Is breathing other people's tobacco smoke harmful?
Second-hand tobacco smoke is a major cause of heart disease and lung cancer amongst non-smokers who work with people who smoke. It is estimated that around 700 workers a year die as a direct result of second-hand tobacco smoke in their workplace.
Second-hand smoke is also responsible for many thousands of episodes of illness and contains substances hazardous to health including tar, carbon monoxide and nicotine.
Research reported by Cancer UK estimates that non-smokers exposed to passive smoking at home or in their occupation have their risk of lung cancer raised by a quarter, while heavy exposure at work doubles the risk.
There are estimated to be around nine million adults in Britain who smoke cigarettes, although not in the workplace, where there are now strict smoking restrictions across the whole of the UK.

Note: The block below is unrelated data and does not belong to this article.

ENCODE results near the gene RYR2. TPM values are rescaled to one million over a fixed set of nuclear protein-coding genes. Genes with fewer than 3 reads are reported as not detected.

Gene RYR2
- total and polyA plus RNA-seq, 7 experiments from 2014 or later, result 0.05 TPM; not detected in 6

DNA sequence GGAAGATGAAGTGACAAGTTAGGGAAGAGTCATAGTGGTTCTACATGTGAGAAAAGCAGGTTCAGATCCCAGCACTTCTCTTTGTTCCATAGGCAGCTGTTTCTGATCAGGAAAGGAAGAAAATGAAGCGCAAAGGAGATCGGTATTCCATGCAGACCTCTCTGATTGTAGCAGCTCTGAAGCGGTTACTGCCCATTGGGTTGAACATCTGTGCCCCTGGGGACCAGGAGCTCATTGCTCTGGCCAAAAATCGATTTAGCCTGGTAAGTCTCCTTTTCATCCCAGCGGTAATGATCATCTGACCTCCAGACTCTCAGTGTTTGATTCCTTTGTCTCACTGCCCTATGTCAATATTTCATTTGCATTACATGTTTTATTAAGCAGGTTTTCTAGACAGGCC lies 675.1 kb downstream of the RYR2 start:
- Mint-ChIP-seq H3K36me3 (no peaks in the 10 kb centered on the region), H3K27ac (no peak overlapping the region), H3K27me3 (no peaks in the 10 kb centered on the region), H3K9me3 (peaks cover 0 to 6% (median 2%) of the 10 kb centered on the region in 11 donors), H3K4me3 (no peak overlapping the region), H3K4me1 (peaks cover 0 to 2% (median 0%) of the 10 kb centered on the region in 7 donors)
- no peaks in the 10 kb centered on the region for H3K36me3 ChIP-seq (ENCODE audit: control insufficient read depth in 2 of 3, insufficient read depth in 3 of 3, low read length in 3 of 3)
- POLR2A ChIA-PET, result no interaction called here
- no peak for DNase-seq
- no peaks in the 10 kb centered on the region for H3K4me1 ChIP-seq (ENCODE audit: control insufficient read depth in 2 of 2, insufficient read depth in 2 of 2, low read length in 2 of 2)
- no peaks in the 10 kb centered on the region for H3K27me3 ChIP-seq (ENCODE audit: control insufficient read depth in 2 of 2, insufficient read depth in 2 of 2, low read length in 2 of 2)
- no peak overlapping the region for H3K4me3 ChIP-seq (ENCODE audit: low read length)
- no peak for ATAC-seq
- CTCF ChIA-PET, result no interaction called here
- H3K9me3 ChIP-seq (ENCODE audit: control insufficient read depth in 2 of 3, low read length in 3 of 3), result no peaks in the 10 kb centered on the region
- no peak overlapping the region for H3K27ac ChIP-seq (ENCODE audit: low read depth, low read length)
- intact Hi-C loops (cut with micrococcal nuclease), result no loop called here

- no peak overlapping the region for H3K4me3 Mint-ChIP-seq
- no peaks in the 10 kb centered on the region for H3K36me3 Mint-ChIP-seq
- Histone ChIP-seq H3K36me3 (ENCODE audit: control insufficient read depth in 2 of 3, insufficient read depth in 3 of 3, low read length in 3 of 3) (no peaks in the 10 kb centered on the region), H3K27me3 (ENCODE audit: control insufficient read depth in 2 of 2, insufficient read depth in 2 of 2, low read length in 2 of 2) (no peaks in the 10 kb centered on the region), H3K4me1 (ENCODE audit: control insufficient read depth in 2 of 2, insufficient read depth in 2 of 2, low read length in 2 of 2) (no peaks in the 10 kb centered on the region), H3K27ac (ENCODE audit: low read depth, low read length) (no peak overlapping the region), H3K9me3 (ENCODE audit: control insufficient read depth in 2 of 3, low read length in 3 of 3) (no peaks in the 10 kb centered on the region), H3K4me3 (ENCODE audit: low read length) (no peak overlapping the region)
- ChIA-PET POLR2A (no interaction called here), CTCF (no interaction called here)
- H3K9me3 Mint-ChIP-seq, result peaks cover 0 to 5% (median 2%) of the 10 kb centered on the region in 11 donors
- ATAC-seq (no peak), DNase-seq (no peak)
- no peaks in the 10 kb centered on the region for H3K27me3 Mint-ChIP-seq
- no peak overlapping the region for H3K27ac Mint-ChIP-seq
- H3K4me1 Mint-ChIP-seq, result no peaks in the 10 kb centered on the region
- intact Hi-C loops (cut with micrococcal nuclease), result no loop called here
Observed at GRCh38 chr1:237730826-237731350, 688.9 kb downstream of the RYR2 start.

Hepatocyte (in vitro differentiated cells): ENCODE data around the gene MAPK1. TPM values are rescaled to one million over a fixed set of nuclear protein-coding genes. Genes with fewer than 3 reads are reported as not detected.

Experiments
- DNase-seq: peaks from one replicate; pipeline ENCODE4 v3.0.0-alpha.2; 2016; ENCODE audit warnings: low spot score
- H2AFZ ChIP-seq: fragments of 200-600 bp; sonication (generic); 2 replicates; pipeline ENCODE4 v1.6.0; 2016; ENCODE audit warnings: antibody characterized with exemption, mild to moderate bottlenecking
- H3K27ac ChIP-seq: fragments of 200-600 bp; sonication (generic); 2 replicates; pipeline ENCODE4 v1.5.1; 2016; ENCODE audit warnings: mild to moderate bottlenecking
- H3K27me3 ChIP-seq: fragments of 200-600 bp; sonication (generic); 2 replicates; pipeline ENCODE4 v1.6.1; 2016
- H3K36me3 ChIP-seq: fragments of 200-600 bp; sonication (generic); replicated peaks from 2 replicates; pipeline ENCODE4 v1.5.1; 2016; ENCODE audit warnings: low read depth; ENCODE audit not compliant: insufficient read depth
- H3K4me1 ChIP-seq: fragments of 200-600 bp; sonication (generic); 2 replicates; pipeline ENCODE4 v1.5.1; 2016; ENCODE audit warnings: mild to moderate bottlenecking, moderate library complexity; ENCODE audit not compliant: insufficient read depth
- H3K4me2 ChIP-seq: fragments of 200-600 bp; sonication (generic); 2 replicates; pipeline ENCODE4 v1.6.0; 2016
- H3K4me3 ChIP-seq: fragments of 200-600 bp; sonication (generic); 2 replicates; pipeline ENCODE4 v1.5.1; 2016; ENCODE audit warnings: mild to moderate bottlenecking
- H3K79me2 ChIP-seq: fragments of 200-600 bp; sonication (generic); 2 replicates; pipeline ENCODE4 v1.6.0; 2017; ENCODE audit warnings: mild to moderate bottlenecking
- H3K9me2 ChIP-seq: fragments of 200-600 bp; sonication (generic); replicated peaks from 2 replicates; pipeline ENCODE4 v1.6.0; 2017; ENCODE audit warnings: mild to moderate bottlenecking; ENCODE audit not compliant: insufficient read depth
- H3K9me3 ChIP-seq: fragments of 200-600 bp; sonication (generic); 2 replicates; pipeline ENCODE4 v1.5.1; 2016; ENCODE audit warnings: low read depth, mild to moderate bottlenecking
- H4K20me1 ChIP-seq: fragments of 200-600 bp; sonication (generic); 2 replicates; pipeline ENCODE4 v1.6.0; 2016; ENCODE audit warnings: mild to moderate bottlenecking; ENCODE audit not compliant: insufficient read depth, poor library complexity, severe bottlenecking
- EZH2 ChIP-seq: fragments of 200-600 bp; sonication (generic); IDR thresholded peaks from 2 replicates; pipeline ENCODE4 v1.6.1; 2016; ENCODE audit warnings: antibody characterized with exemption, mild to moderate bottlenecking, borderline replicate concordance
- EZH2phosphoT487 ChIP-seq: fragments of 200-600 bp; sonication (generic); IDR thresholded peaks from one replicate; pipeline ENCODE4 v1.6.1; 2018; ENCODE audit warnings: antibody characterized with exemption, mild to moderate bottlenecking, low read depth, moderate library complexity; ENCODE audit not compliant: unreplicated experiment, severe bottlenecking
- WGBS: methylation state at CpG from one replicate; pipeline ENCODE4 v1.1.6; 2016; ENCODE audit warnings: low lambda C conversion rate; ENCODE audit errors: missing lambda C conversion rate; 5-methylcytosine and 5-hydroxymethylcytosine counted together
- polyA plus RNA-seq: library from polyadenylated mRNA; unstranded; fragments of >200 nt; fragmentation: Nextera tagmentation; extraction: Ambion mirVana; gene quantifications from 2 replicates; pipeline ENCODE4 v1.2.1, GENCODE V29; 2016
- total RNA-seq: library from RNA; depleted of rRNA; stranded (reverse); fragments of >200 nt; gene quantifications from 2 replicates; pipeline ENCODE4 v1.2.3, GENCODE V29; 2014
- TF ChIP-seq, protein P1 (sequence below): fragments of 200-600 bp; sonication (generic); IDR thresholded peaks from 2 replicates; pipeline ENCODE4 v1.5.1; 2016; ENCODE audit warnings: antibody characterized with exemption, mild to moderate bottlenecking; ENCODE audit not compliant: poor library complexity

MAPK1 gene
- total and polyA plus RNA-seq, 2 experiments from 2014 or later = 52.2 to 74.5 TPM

Five years after the smoking ban came into effect, a review of the evidence of its impact commissioned by the government in 2012 concluded that the law had produced benefits to health, and changes in attitudes and behaviour.
A study of bar workers using saliva, lung function and air quality tests showed that their respiratory health had greatly improved following the ban, due to the reduction in exposure to second-hand smoke.